• Shrina Patel

Staff Highlight: Michelle Greene

Michelle is our Family Literacy Program Supervisor and is a part of Association House High School. She loves having the opportunity to be able to be an advocate for individuals who can’t and sometimes don’t know how to advocate for themselves. In honor of Black History Month, she shares what anti-racism and this month means to her.


Headshot of Michelle Greene, a black female.


What is your favorite part of your experience with Association House?

My favorite part of my experience with Association house is being a part of the work that is done for the students at Association house high school! It’s not just your typical Alternative school and I’m so grateful to be a part of such a positive impact. Our students are provided with so many resources that pushes them toward and keeps them on a path for a successful future. I love having the opportunity to be able to be an advocate for individuals who can’t and sometimes don’t know how to advocate for themselves. Also, I love how nice and genuine everyone is and always willing to help with whatever it is they can assist with; it’s like a big family!


What does anti-racism or equity mean to you?

Anti-racism means to me combating systemic racism, oppression, and any acts of unfair treatment toward those who are victims of prejudice and racial inequalities. Anti- racism is speaking up when you see a form of racism taking place whether it is happening to you or an absolute stranger; and taking steps toward making sure it happens less frequently. To understand anti-racism, you don’t have to be of the oppressed individuals; you should just be educated on the issues and ready to speak up and share your knowledge with the ignorant. Anti-racism also means to me recognizing your privileges and those who have a lack thereof.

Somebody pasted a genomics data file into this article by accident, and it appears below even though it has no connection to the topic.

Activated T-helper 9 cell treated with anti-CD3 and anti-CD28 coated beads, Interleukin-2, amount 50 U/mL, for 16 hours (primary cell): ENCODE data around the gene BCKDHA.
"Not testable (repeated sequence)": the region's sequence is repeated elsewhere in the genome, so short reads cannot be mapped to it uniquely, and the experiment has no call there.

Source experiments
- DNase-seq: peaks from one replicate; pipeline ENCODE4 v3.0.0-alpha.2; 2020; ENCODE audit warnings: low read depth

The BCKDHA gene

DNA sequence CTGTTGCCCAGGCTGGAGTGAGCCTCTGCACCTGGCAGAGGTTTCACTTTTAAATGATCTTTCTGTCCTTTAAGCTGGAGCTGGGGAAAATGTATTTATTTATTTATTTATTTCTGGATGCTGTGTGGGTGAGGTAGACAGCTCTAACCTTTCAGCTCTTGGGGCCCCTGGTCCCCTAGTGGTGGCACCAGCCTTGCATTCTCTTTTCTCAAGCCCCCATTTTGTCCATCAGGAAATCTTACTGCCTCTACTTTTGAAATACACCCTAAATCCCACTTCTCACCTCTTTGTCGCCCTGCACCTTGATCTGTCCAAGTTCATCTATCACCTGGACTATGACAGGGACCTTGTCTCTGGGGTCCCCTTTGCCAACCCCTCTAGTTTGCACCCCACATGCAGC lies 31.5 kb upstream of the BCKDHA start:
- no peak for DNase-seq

Is there a moment in Black history that particularly resonates with you?

Yes, a moment in Black History that particular resonates with me is the Children’s Crusade also known as D-Day which took place on May 2, 1963! More than 1,000 African American students attempted to march into downtown Birmingham to put an end to segregation and were arrested, beaten, and hosed by police and the fire department; but they didn’t let that stop them and continued to come back for multiple days! This resonates with me so much because when we use the statement “children are the future,” it means more than we think. This is a representation of how fearless and strong children prove to be consistently and how much they need to be poured into and protected to reach their full potential! I love working with children at whatever capacity I can because they literally are so strong and resilient, and watching them grow and become who they want is very rewarding.

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